Unfortunately, Medicare doesn’t have a very enlightened attitude about the mobility needs of the disabled. They have always operated on the philosophy that if you were able to get from the bed to the toilet, you didn’t need any more help. Fortunately for me, I was not yet on Medicare when I decided to get a scooter and I was able to write a convincing letter to my insurance company explaining that it would save them a lot of money to get me a scooter so that I would stop falling and breaking things. Amazingly enough, it worked.

Once I had my scooter, a three wheel model (more about that in a later post) it was as though a whole new world had opened for me. I loved taking it for drives around the neighborhood, to the stores, to the library, to the post office. Once again I was able to get out and enjoy the fresh air. As my weakness progressed, a new challenge emerged: how could I take my scooter with me on driving trips, such as on vacation? Fortunately, there was a solution for that as well, although it wasn’t inexpensive.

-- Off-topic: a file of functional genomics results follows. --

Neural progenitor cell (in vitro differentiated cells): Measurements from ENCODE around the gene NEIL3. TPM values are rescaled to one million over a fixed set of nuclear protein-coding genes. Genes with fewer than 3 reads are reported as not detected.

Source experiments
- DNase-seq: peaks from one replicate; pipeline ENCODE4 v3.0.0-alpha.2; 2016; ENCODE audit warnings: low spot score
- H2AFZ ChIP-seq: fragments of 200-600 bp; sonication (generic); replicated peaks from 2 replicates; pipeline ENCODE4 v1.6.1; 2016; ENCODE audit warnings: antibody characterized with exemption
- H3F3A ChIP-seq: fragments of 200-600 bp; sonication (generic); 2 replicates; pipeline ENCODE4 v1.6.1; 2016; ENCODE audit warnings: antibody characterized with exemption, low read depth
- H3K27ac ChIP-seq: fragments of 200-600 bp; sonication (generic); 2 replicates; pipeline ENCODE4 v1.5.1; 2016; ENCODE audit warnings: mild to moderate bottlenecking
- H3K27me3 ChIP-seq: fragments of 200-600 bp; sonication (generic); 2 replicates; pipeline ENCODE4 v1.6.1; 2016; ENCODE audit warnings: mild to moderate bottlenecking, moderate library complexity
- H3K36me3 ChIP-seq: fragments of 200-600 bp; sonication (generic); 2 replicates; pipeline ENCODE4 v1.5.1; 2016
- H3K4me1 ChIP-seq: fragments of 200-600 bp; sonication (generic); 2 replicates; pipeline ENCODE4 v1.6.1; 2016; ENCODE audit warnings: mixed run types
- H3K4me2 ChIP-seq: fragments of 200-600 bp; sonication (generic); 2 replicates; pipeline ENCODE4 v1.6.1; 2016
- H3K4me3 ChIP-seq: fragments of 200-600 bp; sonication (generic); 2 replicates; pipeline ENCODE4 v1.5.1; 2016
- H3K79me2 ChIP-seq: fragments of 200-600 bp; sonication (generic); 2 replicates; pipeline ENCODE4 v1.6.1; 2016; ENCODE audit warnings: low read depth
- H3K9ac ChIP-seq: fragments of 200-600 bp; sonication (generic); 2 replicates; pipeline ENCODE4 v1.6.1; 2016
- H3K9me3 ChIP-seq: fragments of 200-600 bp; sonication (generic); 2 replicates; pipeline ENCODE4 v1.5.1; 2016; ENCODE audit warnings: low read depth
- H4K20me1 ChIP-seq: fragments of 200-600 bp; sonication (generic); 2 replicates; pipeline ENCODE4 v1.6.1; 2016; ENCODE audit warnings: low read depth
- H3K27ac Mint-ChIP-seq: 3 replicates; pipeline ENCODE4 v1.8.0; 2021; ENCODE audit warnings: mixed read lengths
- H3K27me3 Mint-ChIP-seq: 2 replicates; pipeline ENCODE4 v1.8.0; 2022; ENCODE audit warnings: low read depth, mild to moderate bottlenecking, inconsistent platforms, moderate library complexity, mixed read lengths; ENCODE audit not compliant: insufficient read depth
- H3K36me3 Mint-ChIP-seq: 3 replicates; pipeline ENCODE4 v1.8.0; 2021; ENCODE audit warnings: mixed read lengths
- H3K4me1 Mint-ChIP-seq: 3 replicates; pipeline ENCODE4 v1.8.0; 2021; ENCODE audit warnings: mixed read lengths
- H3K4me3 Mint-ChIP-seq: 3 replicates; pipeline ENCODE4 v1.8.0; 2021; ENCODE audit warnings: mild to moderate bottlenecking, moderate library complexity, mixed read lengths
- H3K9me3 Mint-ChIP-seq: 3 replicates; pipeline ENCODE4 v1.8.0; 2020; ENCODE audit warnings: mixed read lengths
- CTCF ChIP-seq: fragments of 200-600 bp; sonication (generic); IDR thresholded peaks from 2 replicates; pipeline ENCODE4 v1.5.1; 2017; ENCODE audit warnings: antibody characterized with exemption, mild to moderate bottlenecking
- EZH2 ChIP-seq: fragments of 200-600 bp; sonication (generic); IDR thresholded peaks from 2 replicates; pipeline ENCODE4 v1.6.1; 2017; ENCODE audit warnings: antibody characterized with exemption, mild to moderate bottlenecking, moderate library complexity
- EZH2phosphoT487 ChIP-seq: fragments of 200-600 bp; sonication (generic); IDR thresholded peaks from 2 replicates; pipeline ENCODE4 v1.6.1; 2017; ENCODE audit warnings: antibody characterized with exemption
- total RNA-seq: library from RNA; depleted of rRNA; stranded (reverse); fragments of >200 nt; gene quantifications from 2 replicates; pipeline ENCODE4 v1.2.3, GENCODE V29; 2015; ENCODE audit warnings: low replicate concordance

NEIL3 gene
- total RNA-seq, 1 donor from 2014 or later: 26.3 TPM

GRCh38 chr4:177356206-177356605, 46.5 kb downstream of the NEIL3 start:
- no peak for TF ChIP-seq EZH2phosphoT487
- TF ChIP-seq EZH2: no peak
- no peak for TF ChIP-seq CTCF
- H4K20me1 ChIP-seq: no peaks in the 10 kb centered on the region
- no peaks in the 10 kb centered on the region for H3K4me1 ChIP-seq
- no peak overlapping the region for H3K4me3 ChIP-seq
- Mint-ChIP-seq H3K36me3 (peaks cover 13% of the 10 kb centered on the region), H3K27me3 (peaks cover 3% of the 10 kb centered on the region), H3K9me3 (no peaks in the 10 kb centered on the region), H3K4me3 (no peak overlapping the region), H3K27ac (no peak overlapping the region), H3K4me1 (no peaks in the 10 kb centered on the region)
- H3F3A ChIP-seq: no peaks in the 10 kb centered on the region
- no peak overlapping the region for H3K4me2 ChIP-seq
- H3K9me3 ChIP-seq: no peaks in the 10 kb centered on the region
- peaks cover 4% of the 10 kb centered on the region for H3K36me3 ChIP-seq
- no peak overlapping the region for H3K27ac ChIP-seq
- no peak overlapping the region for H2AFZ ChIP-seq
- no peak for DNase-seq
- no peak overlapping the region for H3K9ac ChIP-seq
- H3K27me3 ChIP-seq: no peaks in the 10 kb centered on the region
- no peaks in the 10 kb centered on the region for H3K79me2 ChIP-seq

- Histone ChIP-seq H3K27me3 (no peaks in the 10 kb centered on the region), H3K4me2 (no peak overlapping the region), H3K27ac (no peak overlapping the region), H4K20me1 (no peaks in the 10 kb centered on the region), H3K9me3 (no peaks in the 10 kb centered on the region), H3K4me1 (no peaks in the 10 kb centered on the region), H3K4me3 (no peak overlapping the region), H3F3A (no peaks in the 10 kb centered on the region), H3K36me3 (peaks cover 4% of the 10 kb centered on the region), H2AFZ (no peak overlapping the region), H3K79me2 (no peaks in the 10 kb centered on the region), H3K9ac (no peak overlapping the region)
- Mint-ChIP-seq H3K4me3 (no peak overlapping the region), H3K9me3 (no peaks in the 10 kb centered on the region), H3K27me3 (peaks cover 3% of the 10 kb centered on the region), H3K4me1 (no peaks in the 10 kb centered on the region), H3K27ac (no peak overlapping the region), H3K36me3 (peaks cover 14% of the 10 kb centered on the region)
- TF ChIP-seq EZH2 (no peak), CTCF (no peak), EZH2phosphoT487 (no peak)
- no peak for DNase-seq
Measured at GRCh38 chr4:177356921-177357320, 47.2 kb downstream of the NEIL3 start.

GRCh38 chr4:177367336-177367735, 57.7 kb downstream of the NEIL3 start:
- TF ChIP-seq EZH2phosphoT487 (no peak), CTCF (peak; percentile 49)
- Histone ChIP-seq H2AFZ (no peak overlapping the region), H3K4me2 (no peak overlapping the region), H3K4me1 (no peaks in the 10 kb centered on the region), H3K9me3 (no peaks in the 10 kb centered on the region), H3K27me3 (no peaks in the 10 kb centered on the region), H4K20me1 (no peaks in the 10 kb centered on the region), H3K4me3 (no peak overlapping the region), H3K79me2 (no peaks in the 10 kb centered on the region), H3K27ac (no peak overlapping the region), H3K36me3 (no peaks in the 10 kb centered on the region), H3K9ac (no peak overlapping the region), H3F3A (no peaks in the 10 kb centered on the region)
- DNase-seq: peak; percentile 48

The same mobility store that sold me a scooter also carried vans that had been modified. The most expensive type are those which have a ramp that automatically deploys so that you can drive right up inside, but I wasn’t in need of that just yet. Instead I purchased a used Plymouth minivan that had a swing-out lift in the rear. With that I could pick up the scooter and place it in the rear of the van and then carefully walk around to the driver side and get in. This worked for several years, until I got too weak in the legs to safely maneuver around the outside of the van. Two serious falls occurred during this process and that told me I was ready for the next level of van.

But before that, I had also reached another milestone–I was outgrowing my scooter and ready to graduate to a wheelchair. In the next article, I will talk about some of the differences between scooters and wheelchairs and some of the many decisions that need to be made when you select one.